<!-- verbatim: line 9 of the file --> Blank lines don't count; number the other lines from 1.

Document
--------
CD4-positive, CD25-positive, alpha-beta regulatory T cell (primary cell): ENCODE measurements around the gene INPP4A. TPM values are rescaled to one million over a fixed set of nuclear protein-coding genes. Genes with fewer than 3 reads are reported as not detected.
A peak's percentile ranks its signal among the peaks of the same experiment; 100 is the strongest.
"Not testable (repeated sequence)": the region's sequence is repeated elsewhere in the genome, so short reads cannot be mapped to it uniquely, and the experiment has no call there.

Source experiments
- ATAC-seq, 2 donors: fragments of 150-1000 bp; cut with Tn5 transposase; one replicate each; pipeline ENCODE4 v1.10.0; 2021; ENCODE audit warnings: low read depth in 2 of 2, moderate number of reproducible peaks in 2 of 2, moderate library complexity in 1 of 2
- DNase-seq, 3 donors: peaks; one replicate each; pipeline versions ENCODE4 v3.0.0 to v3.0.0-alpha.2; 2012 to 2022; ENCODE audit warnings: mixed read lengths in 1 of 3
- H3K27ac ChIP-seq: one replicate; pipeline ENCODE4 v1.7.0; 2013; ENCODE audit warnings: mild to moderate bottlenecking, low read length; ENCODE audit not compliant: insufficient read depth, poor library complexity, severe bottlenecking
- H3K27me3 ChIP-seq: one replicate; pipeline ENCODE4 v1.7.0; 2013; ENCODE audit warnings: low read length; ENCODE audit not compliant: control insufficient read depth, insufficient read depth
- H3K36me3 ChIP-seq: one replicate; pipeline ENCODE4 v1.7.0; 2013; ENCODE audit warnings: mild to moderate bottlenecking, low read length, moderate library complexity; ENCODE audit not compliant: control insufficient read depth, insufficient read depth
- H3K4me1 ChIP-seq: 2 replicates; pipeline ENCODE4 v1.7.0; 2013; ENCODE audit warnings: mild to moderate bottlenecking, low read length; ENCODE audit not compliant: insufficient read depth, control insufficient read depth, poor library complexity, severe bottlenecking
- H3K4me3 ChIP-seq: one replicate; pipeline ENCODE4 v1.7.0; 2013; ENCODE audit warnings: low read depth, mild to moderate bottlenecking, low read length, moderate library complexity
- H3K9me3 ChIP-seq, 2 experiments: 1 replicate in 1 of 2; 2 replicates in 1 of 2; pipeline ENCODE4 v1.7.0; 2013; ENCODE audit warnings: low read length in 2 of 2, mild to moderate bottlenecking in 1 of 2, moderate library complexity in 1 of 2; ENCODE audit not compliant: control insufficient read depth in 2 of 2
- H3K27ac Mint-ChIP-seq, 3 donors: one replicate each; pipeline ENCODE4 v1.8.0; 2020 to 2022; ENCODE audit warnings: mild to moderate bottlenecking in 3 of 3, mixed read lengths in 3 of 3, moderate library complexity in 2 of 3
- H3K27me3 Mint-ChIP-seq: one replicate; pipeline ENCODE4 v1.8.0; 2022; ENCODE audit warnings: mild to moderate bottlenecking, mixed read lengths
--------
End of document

- H3K36me3 ChIP-seq: one replicate; pipeline ENCODE4 v1.7.0; 2013; ENCODE audit warnings: mild to moderate bottlenecking, low read length, moderate library complexity; ENCODE audit not compliant: control insufficient read depth, insufficient read depth